What very old trees can teach us about life, death, and time.
Jared Farmer writes:
What’s the oldest known living thing, and how do we know? Why should we even want to know? The explanation is a history of curiosity and care. It’s about our long-term relationships—spiritual and scientific—with long-lived plants, as long as long can be. It’s all about trees.
A tree is a plant that people call a tree—a term of dignity, not botany.
Although people construct the meaning of “trees” and assign age value to the vascular plants they call “ancient trees,” people cannot themselves create life that grows in place for centuries. Exclusively, solar-powered organisms enact that miracle. Among plants, there are ephemerals, annuals, biennials, perennials—and, beyond them all, perdurables, thousand-year woody life-forms.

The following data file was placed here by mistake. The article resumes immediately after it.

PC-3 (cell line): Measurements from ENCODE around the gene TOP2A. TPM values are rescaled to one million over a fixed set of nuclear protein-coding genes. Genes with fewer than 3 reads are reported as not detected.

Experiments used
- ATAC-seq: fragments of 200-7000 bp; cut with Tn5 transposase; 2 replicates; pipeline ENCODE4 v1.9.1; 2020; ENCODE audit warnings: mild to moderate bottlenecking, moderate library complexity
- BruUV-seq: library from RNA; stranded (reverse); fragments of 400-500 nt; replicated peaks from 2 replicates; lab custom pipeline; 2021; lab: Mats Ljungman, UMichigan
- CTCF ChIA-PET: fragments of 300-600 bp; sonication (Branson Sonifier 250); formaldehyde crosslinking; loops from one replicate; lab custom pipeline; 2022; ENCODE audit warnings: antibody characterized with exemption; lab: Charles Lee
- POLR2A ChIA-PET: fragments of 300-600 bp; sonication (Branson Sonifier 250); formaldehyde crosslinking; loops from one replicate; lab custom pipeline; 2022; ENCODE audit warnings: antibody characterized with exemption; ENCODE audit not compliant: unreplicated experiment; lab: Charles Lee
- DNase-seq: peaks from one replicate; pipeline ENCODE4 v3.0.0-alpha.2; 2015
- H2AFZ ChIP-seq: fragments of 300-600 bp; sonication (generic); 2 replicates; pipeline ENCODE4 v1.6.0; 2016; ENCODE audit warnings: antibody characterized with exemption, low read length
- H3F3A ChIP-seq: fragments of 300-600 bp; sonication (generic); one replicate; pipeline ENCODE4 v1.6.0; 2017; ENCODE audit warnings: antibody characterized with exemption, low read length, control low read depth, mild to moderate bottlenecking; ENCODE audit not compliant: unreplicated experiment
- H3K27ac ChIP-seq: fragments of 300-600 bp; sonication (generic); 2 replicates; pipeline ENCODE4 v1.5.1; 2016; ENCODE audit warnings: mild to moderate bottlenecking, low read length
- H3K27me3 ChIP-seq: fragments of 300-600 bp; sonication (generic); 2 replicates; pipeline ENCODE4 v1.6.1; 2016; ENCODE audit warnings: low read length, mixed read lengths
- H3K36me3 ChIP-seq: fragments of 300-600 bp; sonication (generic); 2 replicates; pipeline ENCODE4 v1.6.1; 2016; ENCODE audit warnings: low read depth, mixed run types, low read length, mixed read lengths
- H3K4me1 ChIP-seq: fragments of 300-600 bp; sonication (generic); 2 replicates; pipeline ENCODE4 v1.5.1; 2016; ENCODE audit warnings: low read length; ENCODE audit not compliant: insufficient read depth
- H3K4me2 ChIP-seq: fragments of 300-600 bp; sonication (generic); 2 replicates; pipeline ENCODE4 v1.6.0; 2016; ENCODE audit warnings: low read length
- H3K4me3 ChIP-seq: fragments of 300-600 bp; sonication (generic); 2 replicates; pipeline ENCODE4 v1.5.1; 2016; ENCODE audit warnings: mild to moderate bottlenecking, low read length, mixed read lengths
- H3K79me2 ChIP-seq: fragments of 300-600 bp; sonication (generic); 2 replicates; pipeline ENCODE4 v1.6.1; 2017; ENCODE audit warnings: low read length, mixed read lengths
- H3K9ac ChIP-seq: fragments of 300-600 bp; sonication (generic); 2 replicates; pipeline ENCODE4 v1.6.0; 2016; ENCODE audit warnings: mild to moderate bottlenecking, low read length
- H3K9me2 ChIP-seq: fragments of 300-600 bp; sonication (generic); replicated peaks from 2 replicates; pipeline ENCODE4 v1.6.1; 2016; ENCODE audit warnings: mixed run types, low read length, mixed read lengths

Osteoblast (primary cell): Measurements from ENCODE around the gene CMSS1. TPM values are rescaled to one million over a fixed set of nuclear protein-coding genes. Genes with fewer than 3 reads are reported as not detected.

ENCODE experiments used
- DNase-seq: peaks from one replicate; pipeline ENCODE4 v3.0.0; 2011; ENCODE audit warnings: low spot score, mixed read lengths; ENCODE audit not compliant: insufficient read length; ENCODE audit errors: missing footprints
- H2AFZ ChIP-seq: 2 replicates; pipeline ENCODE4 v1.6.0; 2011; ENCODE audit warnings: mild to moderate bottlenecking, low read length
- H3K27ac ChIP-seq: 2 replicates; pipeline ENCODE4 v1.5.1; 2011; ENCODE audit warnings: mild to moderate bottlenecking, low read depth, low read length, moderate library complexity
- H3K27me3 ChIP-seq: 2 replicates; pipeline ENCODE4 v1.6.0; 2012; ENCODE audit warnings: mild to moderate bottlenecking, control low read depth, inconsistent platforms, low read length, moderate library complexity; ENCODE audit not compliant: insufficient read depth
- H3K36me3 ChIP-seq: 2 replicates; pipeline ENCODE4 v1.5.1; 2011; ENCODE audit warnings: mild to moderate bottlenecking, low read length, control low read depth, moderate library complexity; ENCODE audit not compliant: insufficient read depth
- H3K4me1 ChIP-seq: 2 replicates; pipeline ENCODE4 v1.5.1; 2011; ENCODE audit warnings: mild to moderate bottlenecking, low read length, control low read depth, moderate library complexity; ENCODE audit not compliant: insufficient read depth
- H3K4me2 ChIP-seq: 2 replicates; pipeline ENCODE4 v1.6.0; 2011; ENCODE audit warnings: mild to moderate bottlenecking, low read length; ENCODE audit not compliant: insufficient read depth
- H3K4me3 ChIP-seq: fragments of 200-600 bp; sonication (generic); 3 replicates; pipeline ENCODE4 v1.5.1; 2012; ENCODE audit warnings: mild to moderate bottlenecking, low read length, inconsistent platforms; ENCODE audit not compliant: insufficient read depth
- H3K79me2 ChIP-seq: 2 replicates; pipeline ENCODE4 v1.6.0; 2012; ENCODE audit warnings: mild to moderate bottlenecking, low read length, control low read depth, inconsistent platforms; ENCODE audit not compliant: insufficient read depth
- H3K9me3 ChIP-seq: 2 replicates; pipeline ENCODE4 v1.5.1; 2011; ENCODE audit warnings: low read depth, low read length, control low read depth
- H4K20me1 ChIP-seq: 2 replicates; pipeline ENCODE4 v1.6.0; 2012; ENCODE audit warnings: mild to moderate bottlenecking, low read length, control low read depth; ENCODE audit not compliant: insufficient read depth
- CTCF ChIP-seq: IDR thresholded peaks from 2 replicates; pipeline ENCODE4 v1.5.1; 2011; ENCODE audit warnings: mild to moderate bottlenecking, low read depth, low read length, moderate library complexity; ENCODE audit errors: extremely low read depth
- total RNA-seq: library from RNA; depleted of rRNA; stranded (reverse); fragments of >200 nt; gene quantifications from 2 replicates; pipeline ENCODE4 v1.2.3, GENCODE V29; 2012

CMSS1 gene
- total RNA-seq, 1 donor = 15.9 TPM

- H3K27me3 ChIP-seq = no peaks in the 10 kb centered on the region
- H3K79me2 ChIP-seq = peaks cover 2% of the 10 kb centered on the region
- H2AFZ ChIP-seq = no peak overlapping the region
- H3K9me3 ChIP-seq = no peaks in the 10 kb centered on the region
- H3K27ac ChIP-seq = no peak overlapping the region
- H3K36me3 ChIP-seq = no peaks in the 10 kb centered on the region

As a rule, gymnosperms (flowerless plants with naked seeds) grow slower and live longer than angiosperms (flowering plants with fruits). Gymnosperms include ginkgo (a genus of one), cycads, and every kind of conifer—including yews, pines, firs, spruces, cedars, redwoods, cypresses, podocarps, and araucarias. All these lineages began hundreds of millions of years before the divergence of angiosperms. In effect, the newer, faster competition forced slow growers to retreat to exposed sites and poor soils, adverse niches conducive to oldness. Five thousand years is the approximate limit for nonclonal living under adversity. In plants, the potential for extreme longevity seems to be an evolutionary holdover from the deep past. Only about 25 plant species can, without human assistance, produce organisms that live beyond one millennium, and they are mainly conifers of primeval lineage. The cypress family contains the most perdurables, followed by the pine family. Many relict conifers hang on in limited, vulnerable habitats. The ice ages didn’t help their cause. In general, neither did humans, with their technologies of fire, domestication, and metalworking. Of some 600 conifer species, roughly one-third are endangered, with many genera reduced to a single species.